Three former San Francisco city insiders turn themselves in on corruption charges

SAN FRANCISCO (KRON) — Three San Francisco insiders who were charged on Friday with taking contributions from undercover FBI agents in return for political access and favors have turned themselves in to the city’s sheriff’s department, according to sheriff spokeswoman Eileen Hirst.

The three could be arraigned later this week, Hirst said.

Former Human Rights Commissioner Nazly Mohajer and former Human Rights Commission staffer Zula Jones were both booked by the San Francisco Sheriff’s Department today on four counts of bribery and one count of money laundering, according to jail records. Initial bail was set at $175,000.

Keith Jackson, a former school board member and political consultant, also surrendered today on four counts bribery, one count of money laundering and one count of grand theft of public money.

Jackson has already paid his bail of $208,000 and been released from custody, according to sheriff’s spokeswoman Eileen Hirst.

No court date has been set, but district attorney’s office spokesman Alex Bastian said it was likely the trio would be arraigned later this week.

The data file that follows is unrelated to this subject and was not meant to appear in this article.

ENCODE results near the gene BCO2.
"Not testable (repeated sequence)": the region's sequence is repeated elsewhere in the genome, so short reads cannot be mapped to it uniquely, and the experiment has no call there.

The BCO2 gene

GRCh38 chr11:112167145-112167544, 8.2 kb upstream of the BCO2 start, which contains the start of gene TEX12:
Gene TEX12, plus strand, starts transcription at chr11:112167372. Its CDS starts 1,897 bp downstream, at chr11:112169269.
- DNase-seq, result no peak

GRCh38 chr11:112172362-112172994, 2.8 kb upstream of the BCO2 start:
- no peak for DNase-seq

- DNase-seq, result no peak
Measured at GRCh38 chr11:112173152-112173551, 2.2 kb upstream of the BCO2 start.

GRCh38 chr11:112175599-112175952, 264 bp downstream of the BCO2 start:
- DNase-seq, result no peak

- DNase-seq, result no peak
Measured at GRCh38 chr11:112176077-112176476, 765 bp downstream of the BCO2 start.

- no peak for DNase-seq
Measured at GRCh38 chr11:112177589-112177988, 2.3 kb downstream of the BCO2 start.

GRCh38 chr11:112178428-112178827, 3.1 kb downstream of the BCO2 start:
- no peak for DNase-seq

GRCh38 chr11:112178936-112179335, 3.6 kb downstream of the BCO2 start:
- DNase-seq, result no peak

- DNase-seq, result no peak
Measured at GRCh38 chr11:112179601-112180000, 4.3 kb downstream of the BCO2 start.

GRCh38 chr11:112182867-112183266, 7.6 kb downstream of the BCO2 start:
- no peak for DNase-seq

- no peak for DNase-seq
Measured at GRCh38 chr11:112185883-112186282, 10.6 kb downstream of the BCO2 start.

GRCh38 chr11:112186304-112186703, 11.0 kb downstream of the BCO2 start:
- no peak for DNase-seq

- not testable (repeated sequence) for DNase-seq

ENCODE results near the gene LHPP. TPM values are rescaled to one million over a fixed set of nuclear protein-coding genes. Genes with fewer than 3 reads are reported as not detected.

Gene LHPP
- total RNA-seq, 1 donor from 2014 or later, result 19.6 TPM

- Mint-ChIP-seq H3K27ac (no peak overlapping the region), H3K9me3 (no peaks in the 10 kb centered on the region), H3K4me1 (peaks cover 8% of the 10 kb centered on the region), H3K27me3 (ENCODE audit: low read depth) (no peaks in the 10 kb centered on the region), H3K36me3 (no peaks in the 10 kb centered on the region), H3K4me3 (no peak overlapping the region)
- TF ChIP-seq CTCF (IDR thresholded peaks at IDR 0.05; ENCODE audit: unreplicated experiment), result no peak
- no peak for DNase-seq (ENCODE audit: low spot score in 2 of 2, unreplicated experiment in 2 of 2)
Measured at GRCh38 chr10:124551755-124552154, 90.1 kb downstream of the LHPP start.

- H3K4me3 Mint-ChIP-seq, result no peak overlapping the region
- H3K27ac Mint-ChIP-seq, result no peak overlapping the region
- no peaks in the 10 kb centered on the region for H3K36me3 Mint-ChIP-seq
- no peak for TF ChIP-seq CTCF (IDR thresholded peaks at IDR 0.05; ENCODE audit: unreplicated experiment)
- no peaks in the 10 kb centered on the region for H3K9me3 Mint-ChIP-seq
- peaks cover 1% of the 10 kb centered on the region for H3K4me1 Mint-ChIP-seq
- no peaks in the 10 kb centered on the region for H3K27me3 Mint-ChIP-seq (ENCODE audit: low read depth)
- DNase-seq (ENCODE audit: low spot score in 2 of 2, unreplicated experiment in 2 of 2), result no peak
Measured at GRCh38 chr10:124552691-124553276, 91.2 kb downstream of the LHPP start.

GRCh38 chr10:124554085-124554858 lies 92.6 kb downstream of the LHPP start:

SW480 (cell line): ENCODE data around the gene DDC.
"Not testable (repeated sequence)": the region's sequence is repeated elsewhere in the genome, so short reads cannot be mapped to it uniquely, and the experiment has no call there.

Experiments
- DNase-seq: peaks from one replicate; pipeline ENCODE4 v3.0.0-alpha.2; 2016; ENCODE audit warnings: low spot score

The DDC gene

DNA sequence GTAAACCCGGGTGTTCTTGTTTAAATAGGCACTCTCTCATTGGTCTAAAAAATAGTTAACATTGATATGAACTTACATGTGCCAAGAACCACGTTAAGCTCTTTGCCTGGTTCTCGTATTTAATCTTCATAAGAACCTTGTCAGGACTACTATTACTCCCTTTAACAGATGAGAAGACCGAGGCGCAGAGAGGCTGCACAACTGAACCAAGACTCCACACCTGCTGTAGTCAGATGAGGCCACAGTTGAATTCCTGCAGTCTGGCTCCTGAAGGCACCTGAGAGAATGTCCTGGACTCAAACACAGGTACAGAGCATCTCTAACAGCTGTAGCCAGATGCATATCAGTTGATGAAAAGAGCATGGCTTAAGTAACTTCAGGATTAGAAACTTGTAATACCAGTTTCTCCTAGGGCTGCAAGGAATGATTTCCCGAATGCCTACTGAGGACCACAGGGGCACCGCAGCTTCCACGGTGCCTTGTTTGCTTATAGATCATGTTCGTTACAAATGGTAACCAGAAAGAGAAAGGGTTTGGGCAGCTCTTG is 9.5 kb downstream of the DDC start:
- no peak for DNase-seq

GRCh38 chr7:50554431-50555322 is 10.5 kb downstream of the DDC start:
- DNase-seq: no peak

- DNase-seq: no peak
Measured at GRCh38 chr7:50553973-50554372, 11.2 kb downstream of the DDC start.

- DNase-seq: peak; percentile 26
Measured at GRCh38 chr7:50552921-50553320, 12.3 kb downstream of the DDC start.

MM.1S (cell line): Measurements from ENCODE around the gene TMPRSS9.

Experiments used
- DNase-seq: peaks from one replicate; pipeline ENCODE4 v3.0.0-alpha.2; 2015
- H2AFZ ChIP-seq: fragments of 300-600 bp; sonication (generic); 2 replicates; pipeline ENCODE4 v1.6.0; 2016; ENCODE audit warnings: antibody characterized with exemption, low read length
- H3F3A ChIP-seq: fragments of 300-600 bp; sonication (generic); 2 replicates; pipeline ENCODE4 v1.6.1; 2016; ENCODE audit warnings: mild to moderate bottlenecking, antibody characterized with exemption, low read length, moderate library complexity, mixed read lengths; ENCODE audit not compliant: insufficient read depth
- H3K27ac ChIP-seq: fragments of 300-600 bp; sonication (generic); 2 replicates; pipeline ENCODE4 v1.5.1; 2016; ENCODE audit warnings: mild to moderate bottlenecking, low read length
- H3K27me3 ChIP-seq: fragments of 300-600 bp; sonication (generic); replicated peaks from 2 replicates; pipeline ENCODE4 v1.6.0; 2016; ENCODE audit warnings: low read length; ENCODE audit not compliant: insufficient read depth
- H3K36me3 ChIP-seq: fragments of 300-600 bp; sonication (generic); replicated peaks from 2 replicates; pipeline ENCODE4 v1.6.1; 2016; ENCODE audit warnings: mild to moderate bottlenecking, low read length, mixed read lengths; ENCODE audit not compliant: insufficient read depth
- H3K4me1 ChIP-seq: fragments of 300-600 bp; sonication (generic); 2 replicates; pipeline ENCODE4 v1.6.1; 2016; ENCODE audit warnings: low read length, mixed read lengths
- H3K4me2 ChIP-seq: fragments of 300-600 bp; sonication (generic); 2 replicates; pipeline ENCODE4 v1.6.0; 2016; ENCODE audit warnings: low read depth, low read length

District Attorney George Gascon announced the charges against Mohajer, Jones and Jackson on Friday, but said only that they came from a federal investigation.

Jackson was previously named in a 2014 federal indictment along with convicted Chinatown gang leader Raymond “Shrimp Boy” Chow for participating in a criminal conspiracy to help retire former state Sen. Leland Yee’s campaign debt. Yee and Jackson both pleaded guilty to federal racketeering charges last year and are scheduled to be sentenced in that case on Feb. 10.

Jones and Mohajer were implicated last year by Chow’s attorneys, who alleged that they were taking money from FBI agents investigating Chow on behalf of Mayor Ed Lee. Prosecutors allege that they solicited and accepted $20,000 in bribes in exchange for political access and preferential treatment in city contracts.

Lee, who Chow’s defense attorneys claimed had met with undercover FBI agents posing as campaign contributors, has not been charged by federal or local prosecutors. He has denied wrongdoing and issued a statement Friday saying he “strongly condemned” the alleged criminal activities

Jones and Mohajer face more than 7 years in prison if convicted and Jackson could face more than 11 years if convicted.

Bay City News contributed to this report

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